She never really had much of a name, although, given her construction, the female form of Mary Shelley’s Frankenstein might have been the most appropriate… Frankenstina?
As it was, the creature became known as ‘Nockin on’, a reference to the ‘maturity’, shall we say, of her trio of owners/constructors who breathed life into this monster.
Therein lay the seeds of disaster… 3 ageing males, each with a slightly different vision of what should be drag raced as ‘comp altered’.
There were many oddities in that class then, Jag V12 powered minivans, V8 hemi powered Fiat Topolinos, blown Rover Morris 1000s, and any number of monstrous sit up and beg Ford Pops.
The whole class was automotive weird, with veteran hot-rodder George Barris – he of the Munsters Hearse and other bizarre rides – being someone to emulate. Think ‘weird fast’ and with the attitude of a foul mouthed spitting punk.
I arrived slightly late to the party with the basic architecture already decided.
For the record, the eventual recipe was take a completely harmless scrap Renault 4 and throw most of it away!
Cut the body shell longitudinally and remove 2 feet in width…
…Then add 2 feet in length…
…Then create a copy in hand laid fibreglass…
…So, time to construct a new chassis, all aircraft quality welded steel tube with a massive roll cage…
…Oh, and leave room for a fully race prepped Chevy small block 350 cubes, that’s around 5.7 litres…
…Add a 3 speed auto with a race torqueflite autobox, the shortest prop shaft, and a narrowed Ford rear end shod with massive US drag slicks on alloy wheels…
…and you have an unusally bizarre looking vehicle! Think of a head on car crash involving a Miro and a Salvador Dali and you have a Gallic comp altered money pit that was frighteningly quick over a very short quarter mile, hence the ritual dropping of the silk undergarments at 440 yards usually reached in around 11 seconds with a top speed of around 155mph.
But, this most extraordinary bitsa, while enjoying featuring at glam car shows, and in carnivals and parades, was fragile and prone to floods of tears, destroying cooling systems almost as often as ridiculously expensive auto boxes and shredded rear tyres.
This temperamental behaviour culminated in a disastrous trip to Long Marston.
On the first run the auto and diff locked at about 100 mph and the monster turned 90 left across its own and the other guy’s lane and speared into the barrier. Pete – that event’s driver, we took turns, was well protected and bruised but otherwise unhurt.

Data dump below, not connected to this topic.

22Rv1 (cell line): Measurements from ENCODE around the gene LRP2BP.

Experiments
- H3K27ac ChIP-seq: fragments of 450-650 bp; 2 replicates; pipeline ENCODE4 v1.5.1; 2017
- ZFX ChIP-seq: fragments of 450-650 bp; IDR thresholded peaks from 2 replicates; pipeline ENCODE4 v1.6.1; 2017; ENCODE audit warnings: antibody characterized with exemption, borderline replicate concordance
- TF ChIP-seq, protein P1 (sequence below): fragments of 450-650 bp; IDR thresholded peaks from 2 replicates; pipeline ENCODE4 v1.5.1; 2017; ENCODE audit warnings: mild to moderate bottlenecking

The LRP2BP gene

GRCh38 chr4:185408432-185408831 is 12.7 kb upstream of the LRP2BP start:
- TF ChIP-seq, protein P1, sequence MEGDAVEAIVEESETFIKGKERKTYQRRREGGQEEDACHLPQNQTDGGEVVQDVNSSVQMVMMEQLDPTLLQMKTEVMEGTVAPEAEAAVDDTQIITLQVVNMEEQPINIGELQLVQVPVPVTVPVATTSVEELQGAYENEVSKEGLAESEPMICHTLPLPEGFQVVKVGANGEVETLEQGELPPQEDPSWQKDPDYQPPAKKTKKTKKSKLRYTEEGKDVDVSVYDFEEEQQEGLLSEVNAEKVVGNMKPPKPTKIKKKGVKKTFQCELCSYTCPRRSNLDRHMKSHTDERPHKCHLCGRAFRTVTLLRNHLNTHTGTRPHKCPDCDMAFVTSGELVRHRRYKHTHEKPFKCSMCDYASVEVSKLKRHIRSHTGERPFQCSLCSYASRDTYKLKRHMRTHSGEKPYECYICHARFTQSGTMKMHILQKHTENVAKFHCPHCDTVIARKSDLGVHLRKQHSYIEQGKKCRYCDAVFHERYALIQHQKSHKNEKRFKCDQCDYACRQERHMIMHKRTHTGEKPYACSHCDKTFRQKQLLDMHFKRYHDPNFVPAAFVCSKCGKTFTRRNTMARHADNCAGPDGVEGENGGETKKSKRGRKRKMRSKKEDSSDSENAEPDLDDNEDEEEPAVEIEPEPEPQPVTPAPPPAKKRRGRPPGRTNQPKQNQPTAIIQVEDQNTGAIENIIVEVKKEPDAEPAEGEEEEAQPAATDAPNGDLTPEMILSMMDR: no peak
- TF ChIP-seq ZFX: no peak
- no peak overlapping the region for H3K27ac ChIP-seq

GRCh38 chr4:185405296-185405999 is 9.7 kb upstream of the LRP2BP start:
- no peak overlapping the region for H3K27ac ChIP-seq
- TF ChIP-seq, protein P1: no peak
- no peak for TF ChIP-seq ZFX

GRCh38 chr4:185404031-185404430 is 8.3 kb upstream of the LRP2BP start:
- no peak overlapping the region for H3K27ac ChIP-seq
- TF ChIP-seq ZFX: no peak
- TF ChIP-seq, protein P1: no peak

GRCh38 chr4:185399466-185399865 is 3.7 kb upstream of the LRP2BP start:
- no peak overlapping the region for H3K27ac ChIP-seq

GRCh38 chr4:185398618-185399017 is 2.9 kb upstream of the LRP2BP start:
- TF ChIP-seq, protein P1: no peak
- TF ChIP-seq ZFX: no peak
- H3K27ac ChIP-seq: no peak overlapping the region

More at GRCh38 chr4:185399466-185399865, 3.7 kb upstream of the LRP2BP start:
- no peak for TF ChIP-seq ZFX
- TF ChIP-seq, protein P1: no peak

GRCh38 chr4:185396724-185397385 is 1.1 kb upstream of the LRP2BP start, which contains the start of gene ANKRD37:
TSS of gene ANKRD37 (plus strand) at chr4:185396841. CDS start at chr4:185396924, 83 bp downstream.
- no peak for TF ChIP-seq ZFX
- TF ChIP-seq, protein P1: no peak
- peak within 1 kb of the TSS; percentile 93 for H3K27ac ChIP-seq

Worse was to occur, getting the chase van off the line in a big hurry I stripped 1st and 2nd gear…. Ooops.
When we got back to camp in the paddock, most of the night was spent trying to get the van repaired, but it was not to be. It’s a long way back to Worthing with our VW Camper van towing the chase van with all the kit plus trailer with race car inside. A bizarre and very slow moving convoy with a look, and maybe feel, more like a funeral cortege!
But I hinted this tale of motoring madness ends badly… While the race car was repairable, other elements of this tragic tale were not. She had to go, or else.
So, the remnants of the car were got rid of, too many bad memories, too much grief.
For a while we heard she was parked up, then sold, then sold again… It seemed no one wanted this piece of ill fortune.
However, in a bizarre update, just a few years ago I was standing at Goodwood talking to the legendary drag racer Don Garlits and a photographer acquaintance. I was telling an abridged version of this tale when said photographer announced that he used to own the car! He and a mate had been 3rd or 4th owners after us and had run ‘Knockin on’ for a couple of seasons and then showed it in Belgium whereupon they received an offer they couldn’t refuse.
As far as I know the terrible old lady (for that she now is) remains an accursed hag, a grotesque money pit prone to terrible tantrums, a sort of Marie Celeste, and, no, I don’t ever want her back!